HASKELL:  You know I am troubled by the whole thing.  I will say as I did to you briefly ago, I agree with Senator McCain.  There -- the term, "bipartisan agreement" is an oxymoron in this city.  I don't see any way where we, the taxpayer, we, the public, can get to an understanding of the facts, unbiased understanding, with this sort of bipartisan bicker going on. 

VAN SUSTEREN:  The irony is that because they don't do their jobs, we elect them to solve this problem, to find out what this investigation is.  We now have to go out and hire separate people who we didn't elect and we have to, I assume, compensate them, at least certainly their travel, because they can't do their job.  We have to get a second congress. 

HASKELL:  It is despicable.  And it's a microcosm of the tax and the budgetary situation that we're in America. 

VAN SUSTEREN:  Incredible.  Anyway, thank you, nice to see you. 

HASKELL:  My pleasure. 

VAN SUSTEREN:  24 hours until Republican leaders say they will pass their health care plan.  Does Speaker Ryan have the votes?  We're going to be joined by one Republican who's a solid no and one Republican who's a solid yes, straight ahead. 

Plus what work did President Trump's former campaign chair allegedly do for a Russian billionaire and why did he do it?  We have one of the reporters who broke that story. 



MIKE PENCE, VICE PRESIDENT OF THE UNITED STATES OF AMERICA:  We're very confident we will have the votes.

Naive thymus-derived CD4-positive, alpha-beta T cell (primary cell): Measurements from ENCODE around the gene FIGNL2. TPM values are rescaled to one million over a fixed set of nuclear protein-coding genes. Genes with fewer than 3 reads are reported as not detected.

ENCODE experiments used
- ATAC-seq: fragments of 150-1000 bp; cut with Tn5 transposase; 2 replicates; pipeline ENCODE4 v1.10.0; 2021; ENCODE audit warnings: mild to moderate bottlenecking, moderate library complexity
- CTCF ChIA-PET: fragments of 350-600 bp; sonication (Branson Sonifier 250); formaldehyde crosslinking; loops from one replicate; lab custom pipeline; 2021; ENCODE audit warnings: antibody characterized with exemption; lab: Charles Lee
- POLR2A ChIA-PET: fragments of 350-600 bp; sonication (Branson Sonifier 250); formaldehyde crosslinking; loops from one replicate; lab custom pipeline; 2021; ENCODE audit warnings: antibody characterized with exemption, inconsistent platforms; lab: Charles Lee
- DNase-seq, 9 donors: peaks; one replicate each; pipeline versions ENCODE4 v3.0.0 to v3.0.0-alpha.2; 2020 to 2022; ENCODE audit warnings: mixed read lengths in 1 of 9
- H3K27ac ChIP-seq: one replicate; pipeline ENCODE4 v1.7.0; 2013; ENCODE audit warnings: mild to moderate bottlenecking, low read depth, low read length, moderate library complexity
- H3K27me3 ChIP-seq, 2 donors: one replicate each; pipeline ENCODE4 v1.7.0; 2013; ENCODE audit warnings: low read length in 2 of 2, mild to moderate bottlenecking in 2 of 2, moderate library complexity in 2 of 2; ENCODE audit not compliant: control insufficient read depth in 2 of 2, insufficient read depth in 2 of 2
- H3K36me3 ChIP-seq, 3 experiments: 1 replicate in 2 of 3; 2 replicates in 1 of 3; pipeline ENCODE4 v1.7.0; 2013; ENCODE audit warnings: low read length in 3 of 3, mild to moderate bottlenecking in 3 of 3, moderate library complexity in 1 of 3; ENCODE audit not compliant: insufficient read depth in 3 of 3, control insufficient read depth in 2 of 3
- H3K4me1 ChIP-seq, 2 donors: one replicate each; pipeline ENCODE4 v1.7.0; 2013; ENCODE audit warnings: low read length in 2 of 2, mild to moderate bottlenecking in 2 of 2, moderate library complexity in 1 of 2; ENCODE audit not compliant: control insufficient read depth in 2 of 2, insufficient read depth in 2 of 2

UNINDENTIFIED MALE:  This is not going to pass.


GRETA VAN SUSTEREN, FOR THE RECORD HOST:  Well, check your watch.  We're about 24 hours from the expected house vote on the GOP health care bill.  Later tonight, this bill is expected to get the green light from the house rules committee, but that does not mean it is a done deal.  It must pass the entire house and that vote is tomorrow.  And that's where the mystery is.  Will it pass or won't it?  This we know, Republicans can only afford to lose 22 votes.  On the last count, NBC News had confirmed 28 Republicans plan to vote no.  Now that's really bad news for the bill. 

With me, Congressman Michael Burgess, Republican of Texas, and a doctor who serves on the house rules committee and supports the house health care bill.  Nice to see you, sir.

REP. MICHAEL BURGESS, R-TEXAS:  Good evening, Greta.  How are you?

VAN SUSTEREN:  Good.  So what are you going to do to get those other -- I guess you have is to get six more to vote yes.